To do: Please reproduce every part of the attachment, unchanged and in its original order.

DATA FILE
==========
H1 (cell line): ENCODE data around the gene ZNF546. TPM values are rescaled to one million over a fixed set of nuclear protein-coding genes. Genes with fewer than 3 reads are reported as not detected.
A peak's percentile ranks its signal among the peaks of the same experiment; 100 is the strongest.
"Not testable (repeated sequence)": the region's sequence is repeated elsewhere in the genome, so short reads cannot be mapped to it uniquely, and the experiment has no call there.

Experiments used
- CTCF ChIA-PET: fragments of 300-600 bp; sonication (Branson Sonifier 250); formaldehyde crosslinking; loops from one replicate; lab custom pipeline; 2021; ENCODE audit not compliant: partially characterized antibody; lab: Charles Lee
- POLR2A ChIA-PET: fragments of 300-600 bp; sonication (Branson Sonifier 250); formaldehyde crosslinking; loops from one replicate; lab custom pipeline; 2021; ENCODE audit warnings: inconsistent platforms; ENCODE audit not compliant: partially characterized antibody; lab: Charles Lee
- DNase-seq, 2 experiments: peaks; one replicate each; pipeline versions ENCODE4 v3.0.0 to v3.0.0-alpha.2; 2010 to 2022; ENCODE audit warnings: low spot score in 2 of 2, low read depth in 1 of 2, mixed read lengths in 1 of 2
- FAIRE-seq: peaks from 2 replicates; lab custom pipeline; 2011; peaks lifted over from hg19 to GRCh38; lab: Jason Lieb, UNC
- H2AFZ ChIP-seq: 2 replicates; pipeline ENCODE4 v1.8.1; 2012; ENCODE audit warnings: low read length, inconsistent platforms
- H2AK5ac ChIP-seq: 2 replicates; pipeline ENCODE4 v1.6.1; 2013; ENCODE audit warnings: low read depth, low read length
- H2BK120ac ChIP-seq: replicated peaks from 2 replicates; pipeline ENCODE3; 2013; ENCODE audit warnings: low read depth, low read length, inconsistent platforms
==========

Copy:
H1 (cell line): ENCODE data around the gene ZNF546. TPM values are rescaled to one million over a fixed set of nuclear protein-coding genes. Genes with fewer than 3 reads are reported as not detected.
A peak's percentile ranks its signal among the peaks of the same experiment; 100 is the strongest.
"Not testable (repeated sequence)": the region's sequence is repeated elsewhere in the genome, so short reads cannot be mapped to it uniquely, and the experiment has no call there.

Experiments used
- CTCF ChIA-PET: fragments of 300-600 bp; sonication (Branson Sonifier 250); formaldehyde crosslinking; loops from one replicate; lab custom pipeline; 2021; ENCODE audit not compliant: partially characterized antibody; lab: Charles Lee
- POLR2A ChIA-PET: fragments of 300-600 bp; sonication (Branson Sonifier 250); formaldehyde crosslinking; loops from one replicate; lab custom pipeline; 2021; ENCODE audit warnings: inconsistent platforms; ENCODE audit not compliant: partially characterized antibody; lab: Charles Lee
- DNase-seq, 2 experiments: peaks; one replicate each; pipeline versions ENCODE4 v3.0.0 to v3.0.0-alpha.2; 2010 to 2022; ENCODE audit warnings: low spot score in 2 of 2, low read depth in 1 of 2, mixed read lengths in 1 of 2
- FAIRE-seq: peaks from 2 replicates; lab custom pipeline; 2011; peaks lifted over from hg19 to GRCh38; lab: Jason Lieb, UNC
- H2AFZ ChIP-seq: 2 replicates; pipeline ENCODE4 v1.8.1; 2012; ENCODE audit warnings: low read length, inconsistent platforms
- H2AK5ac ChIP-seq: 2 replicates; pipeline ENCODE4 v1.6.1; 2013; ENCODE audit warnings: low read depth, low read length
- H2BK120ac ChIP-seq: replicated peaks from 2 replicates; pipeline ENCODE3; 2013; ENCODE audit warnings: low read depth, low read length, inconsistent platforms